Recent years have seen an increasing interest in the development of novel tools and algorithms for the solution of strategic problems that involve either networked entities as players, forces that operate over networks, or both. In such scenarios, information is distributed across multiple layers and only partially available to individual agents. The nature of these agents, as well as their interactions, might be diverse, ranging from cooperative to adversarial, or anything in-between. This talk is a contribution to this growing body of research. We consider two scenarios: zero-sum two-network games, where two teams of agents have opposing objectives with regards to the optimization of a common objective function, and network bargaining problems, where agents bargain over the possibility of matching and allocating a common good among them. For each scenario, we present progress on the synthesis of provably-correct distributed coordination strategies that find Nash stable outcomes over general interaction topologies. Our technical approach exploits the close connection of these scenarios with distributed optimization problems and linear programming, and combines notions and methods from algebraic graph theory, nonsmooth and convex analysis, consensus algorithms, set-valued dynamical systems, and game theory.
Jorge Cortés is an Associate Professor with the Department of Mechanical and Aerospace Engineering at the University of California, San Diego. He received the Licenciatura degree in mathematics from the Universidad de Zaragoza, Spain, in 1997, and the Ph.D. degree in engineering mathematics from the Universidad Carlos III de Madrid, Spain, in 2001. He held postdoctoral positions at the University of Twente, The Netherlands, and at the University of Illinois at Urbana-Champaign, USA. He was an Assistant Professor with the Department of Applied Mathematics and Statistics at the University of California, Santa Cruz from 2004 to 2007. He is the author of "Geometric, Control and Numerical Aspects of Nonholonomic Systems" (New York: Springer-Verlag, 2002) and co-author of "Distributed Control of Robotic Networks" (Princeton: Princeton University Press, 2009). He received a NSF CAREER award in 2006 and was the recipient of the 2006 Spanish Society of Applied Mathematics Young Researcher Prize. He has co-authored papers that have won the 2008 IEEE Control Systems Outstanding Paper Award, the 2009 SIAM Review SIGEST selection from the SIAM Journal on Control and Optimization, and the 2012 O. Hugo Schuck Best Paper Award in the Theory category. He is a IEEE Control Systems Society Distinguished Lecturer.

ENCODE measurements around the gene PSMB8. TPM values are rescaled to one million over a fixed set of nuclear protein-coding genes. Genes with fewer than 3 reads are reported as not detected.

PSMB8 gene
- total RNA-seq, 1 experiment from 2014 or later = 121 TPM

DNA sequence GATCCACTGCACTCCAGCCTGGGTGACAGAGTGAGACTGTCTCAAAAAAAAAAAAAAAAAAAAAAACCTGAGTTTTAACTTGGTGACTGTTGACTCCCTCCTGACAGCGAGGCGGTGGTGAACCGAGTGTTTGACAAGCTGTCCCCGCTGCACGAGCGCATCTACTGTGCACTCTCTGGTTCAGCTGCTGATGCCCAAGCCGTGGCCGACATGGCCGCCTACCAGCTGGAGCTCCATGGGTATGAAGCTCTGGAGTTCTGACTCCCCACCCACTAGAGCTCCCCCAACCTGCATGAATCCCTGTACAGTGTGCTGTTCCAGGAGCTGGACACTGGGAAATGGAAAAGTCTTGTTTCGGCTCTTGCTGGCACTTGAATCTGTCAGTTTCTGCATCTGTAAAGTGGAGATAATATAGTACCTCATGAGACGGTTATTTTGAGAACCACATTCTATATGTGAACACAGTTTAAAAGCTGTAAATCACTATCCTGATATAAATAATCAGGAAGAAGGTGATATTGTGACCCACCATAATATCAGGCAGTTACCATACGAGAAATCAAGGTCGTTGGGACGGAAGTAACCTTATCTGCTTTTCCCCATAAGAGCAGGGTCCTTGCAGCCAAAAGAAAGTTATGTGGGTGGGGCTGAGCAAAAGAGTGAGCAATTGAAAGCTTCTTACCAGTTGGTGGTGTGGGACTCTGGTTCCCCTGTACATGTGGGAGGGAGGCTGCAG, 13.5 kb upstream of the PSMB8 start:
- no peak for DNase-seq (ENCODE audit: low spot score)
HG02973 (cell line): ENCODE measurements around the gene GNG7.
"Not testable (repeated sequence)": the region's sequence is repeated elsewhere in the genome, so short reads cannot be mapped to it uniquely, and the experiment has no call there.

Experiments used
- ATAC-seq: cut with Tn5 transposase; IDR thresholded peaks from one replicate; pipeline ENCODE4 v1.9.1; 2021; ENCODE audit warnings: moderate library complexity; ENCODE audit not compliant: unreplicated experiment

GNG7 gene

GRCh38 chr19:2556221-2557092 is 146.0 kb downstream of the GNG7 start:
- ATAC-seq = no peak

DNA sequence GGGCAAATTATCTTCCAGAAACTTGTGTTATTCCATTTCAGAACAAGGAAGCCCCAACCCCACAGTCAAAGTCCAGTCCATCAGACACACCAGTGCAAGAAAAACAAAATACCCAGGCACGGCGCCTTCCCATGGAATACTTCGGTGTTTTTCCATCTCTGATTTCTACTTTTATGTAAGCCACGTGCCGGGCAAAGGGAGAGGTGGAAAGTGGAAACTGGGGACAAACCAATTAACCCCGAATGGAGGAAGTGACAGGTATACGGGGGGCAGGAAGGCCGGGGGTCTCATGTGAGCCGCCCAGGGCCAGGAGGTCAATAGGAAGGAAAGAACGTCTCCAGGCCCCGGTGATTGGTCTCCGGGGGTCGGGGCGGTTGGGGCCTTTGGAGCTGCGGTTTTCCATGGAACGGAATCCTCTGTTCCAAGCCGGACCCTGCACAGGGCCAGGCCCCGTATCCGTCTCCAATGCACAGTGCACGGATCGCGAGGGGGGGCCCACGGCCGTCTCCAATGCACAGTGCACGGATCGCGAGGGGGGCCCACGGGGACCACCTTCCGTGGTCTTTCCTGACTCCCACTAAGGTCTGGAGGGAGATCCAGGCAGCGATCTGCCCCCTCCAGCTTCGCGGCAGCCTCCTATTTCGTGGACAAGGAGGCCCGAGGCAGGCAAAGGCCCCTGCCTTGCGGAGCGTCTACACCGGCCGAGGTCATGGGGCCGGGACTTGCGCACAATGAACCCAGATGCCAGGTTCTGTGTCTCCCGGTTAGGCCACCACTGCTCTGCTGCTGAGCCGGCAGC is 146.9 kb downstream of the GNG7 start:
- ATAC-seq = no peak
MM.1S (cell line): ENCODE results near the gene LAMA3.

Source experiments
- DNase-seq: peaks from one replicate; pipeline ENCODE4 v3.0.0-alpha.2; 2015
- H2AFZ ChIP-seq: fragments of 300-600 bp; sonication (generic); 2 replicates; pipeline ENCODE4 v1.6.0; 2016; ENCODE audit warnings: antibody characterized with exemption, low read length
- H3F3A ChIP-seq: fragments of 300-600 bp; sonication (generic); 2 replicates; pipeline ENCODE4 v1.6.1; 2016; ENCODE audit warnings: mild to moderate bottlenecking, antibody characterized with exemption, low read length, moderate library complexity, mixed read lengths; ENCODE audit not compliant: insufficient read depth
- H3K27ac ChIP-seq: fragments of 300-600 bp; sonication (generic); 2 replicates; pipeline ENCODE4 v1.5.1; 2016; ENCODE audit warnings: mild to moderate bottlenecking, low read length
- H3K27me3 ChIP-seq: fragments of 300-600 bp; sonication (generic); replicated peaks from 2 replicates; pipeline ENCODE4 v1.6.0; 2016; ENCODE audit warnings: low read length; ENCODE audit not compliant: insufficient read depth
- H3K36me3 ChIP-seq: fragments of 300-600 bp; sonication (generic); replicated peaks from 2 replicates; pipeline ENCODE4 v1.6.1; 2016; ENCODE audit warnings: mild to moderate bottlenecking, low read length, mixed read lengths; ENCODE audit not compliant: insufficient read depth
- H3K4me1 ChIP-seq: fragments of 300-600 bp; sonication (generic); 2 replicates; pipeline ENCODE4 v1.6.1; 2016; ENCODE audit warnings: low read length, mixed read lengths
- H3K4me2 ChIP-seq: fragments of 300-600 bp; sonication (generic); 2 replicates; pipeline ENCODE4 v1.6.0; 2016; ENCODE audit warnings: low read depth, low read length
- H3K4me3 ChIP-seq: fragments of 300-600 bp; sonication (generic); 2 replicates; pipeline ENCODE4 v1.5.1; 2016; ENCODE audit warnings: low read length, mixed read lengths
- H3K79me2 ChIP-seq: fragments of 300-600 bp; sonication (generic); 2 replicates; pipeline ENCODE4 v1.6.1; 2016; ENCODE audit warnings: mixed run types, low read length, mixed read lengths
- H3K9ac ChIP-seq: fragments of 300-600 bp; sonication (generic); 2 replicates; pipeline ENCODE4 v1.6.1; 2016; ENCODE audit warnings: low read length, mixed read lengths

|Mon., Oct-28||Richard Murray, Caltech|
|Correct-by-Construction Design of Control Protocols for Hybrid System|
We are investigating the specification, design and verification of distributed systems that combine communications, computation and control in dynamic, uncertain and adversarial environments. Our goal is to develop methods and tools for designing control policies, specifying the properties of the resulting distributed embedded system and the physical environment, and proving that the specifications are met. We have recently developed a promising set of results in receding horizon temporal logic planning that allow automatic synthesis of protocols for hybrid (discrete and continuous state) dynamical systems that are guaranteed to satisfy the desired properties even in the presence of environmental action. The desired properties are expressed in the language of temporal logic, and the resulting system consists of a discrete planner that plans, in the abstracted discrete domain, a set of transitions of the system to ensure the correct behaviors, and a continuous controller that continuously implements the plan. Extensions to this work allow the incorporation of optimization of an appropriate cost function, probabilistic execution, and on-the-fly (re-)synthesis. Application areas include autonomous driving, vehicle management systems, and distributed multi-agent systems.
|Mon., Nov-4||Miroslav Krstic, University of California, San Diego|
|Hyperbolic PDEs and Nonlinear Delay Systems: Control Designs and Applications|
Delay systems belong to a larger family of dynamical systems that incorporate ODEs and first-order hyperbolic PDEs. Such differential equation ingredients (ordinary and partial) give rise to numerous possible nonlinear system structures. Various novel applications in 3D printing, oil drilling, oil production, and other technologies incorporate hyperbolic PDEs and delays, as I will illustrate in the seminar, along with presenting nonlinear infinite-dimensional feedback designs for such systems.
Miroslav Krstic holds the Daniel L. Alspach endowed chair and is the founding director of the Cymer Center for Control Systems and Dynamics at UC San Diego. He also serves as Associate Vice Chancellor for Research at UCSD. Krstic has held the Springer Professorship at UC Berkeley, the Royal Academy of Engineering Distinguished Fellowship, and visiting professorships at Universities Denis Diderot and Pierre et Marie Curie in Paris. He is a Fellow of IEEE and IFAC and a recipient of the PECASE, NSF Career Award, ONR Young Investigator Award, the Axelby and Schuck Paper Prizes, and was the first recipient of the UCSD Research Award from engineering. Krstic serves as Senior Editor in IEEE Transactions on Automatic Control and Automatica and as editor in several book series with Springer-Verlag and Birkhauser. He has served as chair of the IEEE CSS Fellow Committee. Krstic has delivered nearly 20 keynote lectures and has coauthored 10 books on adaptive, nonlinear, and stochastic control, extremum seeking, and control of PDE and delay systems.
|Mon., Nov-11||No Seminar|
|Mon., Nov-18||Victor Preciado, University of Pennsylvania|
|Spectral Analysis, Modeling, and Control of Complex Dynamic Networks|